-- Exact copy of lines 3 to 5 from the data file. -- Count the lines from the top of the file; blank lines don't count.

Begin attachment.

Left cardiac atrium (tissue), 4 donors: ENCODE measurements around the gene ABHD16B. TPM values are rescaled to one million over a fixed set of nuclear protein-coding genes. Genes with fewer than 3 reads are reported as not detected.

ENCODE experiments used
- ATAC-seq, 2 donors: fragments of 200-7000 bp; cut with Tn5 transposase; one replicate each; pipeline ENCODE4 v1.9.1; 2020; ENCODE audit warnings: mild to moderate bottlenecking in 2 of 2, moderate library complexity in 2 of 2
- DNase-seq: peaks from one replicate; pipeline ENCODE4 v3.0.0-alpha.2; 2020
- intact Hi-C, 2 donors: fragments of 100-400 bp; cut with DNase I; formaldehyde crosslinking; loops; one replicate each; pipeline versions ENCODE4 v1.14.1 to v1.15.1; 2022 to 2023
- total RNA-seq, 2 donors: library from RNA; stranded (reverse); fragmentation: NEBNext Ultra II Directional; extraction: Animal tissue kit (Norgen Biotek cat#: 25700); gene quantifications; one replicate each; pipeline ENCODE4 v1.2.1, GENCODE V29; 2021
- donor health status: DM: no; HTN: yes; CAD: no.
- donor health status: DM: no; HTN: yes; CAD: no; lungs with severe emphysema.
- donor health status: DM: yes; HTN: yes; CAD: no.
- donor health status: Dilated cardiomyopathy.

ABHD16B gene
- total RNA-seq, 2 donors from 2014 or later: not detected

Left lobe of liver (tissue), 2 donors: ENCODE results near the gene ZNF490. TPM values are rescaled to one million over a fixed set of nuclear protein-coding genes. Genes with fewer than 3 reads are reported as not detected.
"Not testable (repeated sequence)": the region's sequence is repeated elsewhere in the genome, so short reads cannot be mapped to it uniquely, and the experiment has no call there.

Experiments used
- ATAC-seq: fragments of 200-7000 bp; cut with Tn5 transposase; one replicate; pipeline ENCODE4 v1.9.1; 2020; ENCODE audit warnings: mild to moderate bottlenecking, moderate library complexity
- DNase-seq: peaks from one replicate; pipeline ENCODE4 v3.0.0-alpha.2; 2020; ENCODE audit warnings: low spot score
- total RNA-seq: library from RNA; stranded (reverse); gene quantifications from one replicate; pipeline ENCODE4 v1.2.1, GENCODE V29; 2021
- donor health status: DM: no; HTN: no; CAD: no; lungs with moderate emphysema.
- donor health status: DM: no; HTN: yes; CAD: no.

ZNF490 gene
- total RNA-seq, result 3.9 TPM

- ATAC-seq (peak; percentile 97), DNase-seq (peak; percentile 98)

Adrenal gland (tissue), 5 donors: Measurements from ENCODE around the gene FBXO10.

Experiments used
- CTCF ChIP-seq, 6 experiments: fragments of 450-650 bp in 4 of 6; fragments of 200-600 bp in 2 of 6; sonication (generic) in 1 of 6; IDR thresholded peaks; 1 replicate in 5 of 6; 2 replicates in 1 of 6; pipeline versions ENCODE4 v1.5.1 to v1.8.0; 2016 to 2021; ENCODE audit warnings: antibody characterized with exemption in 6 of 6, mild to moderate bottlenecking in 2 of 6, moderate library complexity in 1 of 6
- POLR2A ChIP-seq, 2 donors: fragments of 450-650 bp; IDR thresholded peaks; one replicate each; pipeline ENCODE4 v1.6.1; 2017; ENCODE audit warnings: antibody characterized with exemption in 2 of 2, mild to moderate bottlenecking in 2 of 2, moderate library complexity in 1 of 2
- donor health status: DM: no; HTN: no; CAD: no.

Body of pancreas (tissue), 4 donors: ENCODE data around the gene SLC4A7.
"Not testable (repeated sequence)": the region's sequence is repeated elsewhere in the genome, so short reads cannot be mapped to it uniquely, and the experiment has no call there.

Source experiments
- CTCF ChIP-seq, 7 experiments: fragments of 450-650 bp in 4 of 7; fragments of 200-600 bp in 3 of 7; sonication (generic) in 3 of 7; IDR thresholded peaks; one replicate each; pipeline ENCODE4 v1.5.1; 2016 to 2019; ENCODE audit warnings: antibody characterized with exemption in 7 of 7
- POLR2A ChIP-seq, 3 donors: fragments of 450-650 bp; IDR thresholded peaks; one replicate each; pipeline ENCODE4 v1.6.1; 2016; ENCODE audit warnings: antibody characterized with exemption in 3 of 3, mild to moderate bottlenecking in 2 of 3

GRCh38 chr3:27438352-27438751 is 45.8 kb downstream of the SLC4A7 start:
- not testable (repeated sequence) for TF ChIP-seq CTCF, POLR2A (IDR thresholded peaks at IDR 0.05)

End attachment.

- ATAC-seq, 2 donors: fragments of 200-7000 bp; cut with Tn5 transposase; one replicate each; pipeline ENCODE4 v1.9.1; 2020; ENCODE audit warnings: mild to moderate bottlenecking in 2 of 2, moderate library complexity in 2 of 2
- DNase-seq: peaks from one replicate; pipeline ENCODE4 v3.0.0-alpha.2; 2020
- intact Hi-C, 2 donors: fragments of 100-400 bp; cut with DNase I; formaldehyde crosslinking; loops; one replicate each; pipeline versions ENCODE4 v1.14.1 to v1.15.1; 2022 to 2023